NCOA is an in-residence course NCOs can attend after completing Course 15 with a satisfactory grade. They must also have been in the Air Force for at least seven years but not more than 12 years. NCOA is not a mandatory program for Airmen since Course 15 meets the requirement for the rank of master sergeant; however it is an optional opportunity to further develop leadership skills.

Vosler NCOA is the third to roll out the new ILE course; the first being Mathies NCOA at Keesler Air Force Base, Mississippi and the second being Kisling NCOA at Kapaun Air Station, Germany, said Master Sgt. Wichard Ho, Vosler NCOA superintendent of faculty development.

"The transition takes us from the old style of leadership where we were basically force feeding and telling you how to be a leader, to where we are facilitating situations and environments to collaborate as a team to come up with the solutions," said Chief Master Sgt. Bob Woodin, Vosler NCOA commandant. "They will get to take the leadership skills they learned from Course 15 and prior experiences and put it all together to come up with their own solutions, instead of me telling them how to fix it. It's pretty exciting."

The old course, Legacy, was instructor lead with specific lesson plans, book work, and tests. Comparable to a traditional college course, the students would write multiple papers and give speeches throughout the course.

"What we have found and what the Air Force has found is a lot of the institutional competencies that we try to instill in our NCOs are not necessarily valued as much because once you are done with the test, some forget about the material," said Ho. "The new ILE course is focused on the willingness to act, the cognitive preference, where as we leaders have to be able to not only see a problem but provide a solution, be honest, and have the courage to make those hard decisions."

The program is not only new for the students but it's a change of pace for the instructors as well. A few instructors went to Maxwell Air Force Base, Alabama, to learn ILE and take it back to the academy. The instructors transition from being front and center to letting the students lead their own projects and develop their skills together.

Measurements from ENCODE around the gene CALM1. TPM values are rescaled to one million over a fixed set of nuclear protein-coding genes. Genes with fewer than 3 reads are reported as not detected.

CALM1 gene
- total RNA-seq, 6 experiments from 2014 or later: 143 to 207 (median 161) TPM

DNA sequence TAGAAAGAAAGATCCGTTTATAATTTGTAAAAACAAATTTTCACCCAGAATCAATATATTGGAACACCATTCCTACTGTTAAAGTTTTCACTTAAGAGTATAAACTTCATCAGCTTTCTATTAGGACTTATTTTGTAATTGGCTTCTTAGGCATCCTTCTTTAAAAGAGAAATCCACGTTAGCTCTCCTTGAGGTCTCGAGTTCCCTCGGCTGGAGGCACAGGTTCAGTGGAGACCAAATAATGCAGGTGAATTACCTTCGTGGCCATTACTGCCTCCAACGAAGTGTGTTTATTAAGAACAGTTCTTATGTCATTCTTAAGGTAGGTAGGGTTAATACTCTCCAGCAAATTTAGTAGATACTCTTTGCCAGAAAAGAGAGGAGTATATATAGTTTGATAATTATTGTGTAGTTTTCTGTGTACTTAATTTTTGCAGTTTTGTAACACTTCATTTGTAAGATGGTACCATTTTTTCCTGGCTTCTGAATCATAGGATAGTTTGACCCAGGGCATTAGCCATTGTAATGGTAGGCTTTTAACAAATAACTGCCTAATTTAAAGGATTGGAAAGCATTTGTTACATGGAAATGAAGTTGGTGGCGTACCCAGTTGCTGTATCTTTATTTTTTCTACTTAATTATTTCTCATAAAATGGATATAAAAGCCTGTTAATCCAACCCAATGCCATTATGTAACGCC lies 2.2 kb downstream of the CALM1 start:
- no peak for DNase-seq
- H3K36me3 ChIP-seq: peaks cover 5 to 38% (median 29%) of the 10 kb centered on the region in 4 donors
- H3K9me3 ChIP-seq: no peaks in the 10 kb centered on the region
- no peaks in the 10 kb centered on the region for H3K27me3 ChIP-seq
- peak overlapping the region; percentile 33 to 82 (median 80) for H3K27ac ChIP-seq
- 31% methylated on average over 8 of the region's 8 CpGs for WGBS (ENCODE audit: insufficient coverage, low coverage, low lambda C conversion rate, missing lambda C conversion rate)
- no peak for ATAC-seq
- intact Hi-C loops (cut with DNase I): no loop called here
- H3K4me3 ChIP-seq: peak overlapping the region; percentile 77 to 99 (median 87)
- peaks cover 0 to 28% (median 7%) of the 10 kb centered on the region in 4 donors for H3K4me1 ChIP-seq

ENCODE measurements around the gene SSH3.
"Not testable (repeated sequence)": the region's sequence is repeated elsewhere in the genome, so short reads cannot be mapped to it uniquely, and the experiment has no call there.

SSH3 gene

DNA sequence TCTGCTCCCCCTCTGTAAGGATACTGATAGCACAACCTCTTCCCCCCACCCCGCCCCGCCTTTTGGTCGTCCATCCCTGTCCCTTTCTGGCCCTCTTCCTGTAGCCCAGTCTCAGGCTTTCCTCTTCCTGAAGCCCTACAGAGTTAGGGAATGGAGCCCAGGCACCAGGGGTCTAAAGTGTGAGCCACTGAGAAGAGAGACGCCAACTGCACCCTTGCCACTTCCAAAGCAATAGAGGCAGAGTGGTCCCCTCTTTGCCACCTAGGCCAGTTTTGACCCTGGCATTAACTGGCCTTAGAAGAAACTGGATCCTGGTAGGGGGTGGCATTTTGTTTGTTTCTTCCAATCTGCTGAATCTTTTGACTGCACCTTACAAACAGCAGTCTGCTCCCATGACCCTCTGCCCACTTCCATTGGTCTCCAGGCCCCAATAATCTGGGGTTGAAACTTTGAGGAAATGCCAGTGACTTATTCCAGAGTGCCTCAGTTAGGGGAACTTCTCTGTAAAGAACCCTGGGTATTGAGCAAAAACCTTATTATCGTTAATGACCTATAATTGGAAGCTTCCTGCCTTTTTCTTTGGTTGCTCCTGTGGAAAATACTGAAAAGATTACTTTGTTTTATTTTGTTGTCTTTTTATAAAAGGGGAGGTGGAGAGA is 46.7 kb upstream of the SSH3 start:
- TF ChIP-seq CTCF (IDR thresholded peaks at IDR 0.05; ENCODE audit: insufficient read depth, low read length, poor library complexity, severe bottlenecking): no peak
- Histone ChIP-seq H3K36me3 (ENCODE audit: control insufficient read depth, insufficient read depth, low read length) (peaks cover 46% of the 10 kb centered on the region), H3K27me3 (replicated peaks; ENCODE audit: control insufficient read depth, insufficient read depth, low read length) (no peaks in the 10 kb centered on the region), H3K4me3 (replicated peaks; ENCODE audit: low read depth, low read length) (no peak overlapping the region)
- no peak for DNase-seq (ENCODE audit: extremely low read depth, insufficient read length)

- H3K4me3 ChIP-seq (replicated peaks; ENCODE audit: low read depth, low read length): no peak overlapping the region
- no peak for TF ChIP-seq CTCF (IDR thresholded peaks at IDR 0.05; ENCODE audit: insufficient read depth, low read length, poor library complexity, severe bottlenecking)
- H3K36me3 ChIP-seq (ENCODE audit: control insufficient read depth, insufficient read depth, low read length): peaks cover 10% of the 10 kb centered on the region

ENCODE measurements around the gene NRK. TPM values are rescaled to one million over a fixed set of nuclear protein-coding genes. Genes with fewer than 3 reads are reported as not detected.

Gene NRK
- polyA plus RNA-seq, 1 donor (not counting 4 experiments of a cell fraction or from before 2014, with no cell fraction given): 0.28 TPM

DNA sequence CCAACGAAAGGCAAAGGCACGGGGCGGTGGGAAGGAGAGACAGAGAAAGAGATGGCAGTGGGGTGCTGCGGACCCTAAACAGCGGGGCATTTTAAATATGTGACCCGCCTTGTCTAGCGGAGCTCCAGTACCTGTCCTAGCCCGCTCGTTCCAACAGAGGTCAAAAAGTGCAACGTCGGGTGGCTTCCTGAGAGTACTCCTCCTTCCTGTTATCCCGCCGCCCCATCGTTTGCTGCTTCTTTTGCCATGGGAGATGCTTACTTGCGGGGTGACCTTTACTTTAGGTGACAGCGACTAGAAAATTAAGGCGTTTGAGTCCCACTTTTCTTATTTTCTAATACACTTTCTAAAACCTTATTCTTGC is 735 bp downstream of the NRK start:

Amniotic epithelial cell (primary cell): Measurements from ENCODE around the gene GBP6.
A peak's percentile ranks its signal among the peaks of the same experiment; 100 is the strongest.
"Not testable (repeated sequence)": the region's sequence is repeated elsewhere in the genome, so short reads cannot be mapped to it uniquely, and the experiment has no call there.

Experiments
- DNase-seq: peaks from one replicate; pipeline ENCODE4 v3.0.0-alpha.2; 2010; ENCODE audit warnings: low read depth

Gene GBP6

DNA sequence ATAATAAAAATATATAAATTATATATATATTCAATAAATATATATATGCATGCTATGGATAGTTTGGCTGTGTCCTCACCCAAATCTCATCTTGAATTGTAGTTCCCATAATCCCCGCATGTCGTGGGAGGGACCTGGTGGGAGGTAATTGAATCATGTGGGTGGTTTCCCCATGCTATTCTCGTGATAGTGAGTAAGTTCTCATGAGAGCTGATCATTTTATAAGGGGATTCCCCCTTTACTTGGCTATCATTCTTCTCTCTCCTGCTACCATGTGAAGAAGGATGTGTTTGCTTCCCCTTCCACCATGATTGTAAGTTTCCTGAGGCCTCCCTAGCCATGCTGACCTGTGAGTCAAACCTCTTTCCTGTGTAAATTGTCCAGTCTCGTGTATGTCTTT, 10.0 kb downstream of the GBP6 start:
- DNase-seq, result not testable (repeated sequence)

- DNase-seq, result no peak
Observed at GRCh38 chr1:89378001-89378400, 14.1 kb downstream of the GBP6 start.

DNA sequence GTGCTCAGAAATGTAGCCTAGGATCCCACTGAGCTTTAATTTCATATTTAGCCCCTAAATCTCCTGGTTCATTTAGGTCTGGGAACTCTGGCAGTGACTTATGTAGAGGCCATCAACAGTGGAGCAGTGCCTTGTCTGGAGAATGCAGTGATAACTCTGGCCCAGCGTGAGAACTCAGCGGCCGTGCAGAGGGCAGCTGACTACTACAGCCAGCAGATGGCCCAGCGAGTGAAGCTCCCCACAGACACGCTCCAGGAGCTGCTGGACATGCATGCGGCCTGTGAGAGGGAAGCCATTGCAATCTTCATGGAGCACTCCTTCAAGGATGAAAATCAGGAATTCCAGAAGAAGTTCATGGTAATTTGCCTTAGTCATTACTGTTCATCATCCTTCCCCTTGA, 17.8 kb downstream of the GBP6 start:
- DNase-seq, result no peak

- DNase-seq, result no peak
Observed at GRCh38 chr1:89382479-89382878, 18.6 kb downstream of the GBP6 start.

"As instructors, we are leaving a program where we taught every lesson. Now we have them doing a lot of different projects where we have less of an instructor role and more of an observer role, watching their leadership behaviors and giving them feedback," said Tech. Sgt. Lucas Angil, Vosler NCOA flight instructor. "It's a big change for us, it will be a good experience because we actually get to see how people are learning from the course content and apply it to their projects, it's going to be fun."

The approximately 95 NCOs will be broken up into smaller flights to accomplish the projects together. Upon completion of the course, the NCOs will return to their respective units to continue leading their units and the Airmen.

"We have the finest NCO corps and finest group of Airmen in the world. We expect them to make immediate, professional decisions and sometimes we don't give them the tools to do that," said Woodin. "Our environment right now is giving them just that -the tools to be able to make decisions through the empowerment and collaboration of other leaders and peers around them."

Peterson SFB Schriever SFBCheyenne Mountain SFSThule AB New Boston SFS Kaena Point SFS Maui